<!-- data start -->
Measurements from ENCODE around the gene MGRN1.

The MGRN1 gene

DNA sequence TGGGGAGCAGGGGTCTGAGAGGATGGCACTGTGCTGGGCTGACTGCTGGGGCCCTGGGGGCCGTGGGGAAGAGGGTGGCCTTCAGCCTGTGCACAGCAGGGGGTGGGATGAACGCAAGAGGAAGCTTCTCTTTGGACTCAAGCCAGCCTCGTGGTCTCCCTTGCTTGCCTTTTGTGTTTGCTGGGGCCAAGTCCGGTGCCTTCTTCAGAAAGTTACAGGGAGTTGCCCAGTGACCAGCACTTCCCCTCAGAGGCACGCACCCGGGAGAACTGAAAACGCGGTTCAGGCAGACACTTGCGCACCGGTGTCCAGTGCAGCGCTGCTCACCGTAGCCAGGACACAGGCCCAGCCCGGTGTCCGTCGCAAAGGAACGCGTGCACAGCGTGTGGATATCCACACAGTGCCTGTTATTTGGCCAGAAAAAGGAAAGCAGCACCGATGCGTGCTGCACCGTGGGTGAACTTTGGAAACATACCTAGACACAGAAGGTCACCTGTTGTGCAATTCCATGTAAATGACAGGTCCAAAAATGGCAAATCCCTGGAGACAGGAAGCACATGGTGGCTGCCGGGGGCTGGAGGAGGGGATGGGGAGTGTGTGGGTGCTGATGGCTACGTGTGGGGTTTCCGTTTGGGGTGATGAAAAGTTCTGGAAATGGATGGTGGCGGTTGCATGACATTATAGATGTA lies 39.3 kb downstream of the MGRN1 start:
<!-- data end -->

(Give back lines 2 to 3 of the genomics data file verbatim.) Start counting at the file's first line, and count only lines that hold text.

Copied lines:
The MGRN1 gene

DNA sequence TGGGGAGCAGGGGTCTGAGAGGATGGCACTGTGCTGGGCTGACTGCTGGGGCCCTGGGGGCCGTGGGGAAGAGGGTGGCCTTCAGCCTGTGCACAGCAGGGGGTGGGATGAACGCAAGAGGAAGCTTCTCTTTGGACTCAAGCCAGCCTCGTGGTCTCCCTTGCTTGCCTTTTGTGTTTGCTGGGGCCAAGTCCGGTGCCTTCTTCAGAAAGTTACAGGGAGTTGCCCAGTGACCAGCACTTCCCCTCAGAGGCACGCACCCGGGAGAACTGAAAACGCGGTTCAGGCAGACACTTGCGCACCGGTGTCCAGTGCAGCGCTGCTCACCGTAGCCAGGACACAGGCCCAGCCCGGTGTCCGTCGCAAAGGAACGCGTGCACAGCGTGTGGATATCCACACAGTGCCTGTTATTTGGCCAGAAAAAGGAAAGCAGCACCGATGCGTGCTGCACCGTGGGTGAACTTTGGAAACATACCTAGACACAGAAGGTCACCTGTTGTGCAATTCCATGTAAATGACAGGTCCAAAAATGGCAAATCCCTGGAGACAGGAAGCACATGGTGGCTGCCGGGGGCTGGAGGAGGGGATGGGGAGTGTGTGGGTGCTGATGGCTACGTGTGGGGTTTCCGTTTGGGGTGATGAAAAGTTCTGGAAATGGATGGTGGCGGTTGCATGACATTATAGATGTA lies 39.3 kb downstream of the MGRN1 start: